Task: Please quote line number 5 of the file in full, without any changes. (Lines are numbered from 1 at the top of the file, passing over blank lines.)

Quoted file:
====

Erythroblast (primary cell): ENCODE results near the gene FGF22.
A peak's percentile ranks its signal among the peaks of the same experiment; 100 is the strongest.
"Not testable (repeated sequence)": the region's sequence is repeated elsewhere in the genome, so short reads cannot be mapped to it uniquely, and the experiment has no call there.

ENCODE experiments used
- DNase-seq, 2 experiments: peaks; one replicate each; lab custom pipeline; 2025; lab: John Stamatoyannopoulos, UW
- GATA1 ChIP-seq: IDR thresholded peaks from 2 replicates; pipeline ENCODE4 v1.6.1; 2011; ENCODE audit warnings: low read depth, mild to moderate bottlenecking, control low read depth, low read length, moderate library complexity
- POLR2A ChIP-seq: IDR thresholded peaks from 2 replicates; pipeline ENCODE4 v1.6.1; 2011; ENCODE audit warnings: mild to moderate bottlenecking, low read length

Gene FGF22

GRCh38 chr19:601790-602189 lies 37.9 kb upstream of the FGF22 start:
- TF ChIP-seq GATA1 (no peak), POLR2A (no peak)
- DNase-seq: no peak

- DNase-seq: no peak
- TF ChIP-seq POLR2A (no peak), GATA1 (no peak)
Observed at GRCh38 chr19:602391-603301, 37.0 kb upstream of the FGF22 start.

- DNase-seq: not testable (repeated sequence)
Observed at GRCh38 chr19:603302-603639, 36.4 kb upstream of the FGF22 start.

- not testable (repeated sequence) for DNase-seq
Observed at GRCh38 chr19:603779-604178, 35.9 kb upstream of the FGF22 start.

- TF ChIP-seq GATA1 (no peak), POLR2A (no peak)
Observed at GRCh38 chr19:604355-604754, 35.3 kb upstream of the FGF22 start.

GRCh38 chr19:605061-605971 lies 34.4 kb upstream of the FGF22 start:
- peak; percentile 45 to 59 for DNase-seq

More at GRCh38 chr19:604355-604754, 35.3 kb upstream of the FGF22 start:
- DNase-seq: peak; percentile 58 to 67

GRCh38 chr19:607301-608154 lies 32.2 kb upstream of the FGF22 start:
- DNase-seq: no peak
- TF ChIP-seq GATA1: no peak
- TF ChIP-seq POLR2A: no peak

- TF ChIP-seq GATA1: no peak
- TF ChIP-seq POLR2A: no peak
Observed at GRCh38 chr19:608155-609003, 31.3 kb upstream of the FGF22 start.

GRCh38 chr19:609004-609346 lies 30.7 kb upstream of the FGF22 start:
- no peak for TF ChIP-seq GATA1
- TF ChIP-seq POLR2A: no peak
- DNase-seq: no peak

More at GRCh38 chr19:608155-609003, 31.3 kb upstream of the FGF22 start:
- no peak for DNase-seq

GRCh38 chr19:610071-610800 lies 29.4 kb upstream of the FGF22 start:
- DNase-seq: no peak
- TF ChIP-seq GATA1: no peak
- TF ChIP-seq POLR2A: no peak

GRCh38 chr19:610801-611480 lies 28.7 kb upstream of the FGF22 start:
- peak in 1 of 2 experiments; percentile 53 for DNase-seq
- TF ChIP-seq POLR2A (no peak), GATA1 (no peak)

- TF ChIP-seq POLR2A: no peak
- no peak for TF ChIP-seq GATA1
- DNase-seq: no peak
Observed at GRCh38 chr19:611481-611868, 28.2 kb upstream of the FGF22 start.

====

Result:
- DNase-seq, 2 experiments: peaks; one replicate each; lab custom pipeline; 2025; lab: John Stamatoyannopoulos, UW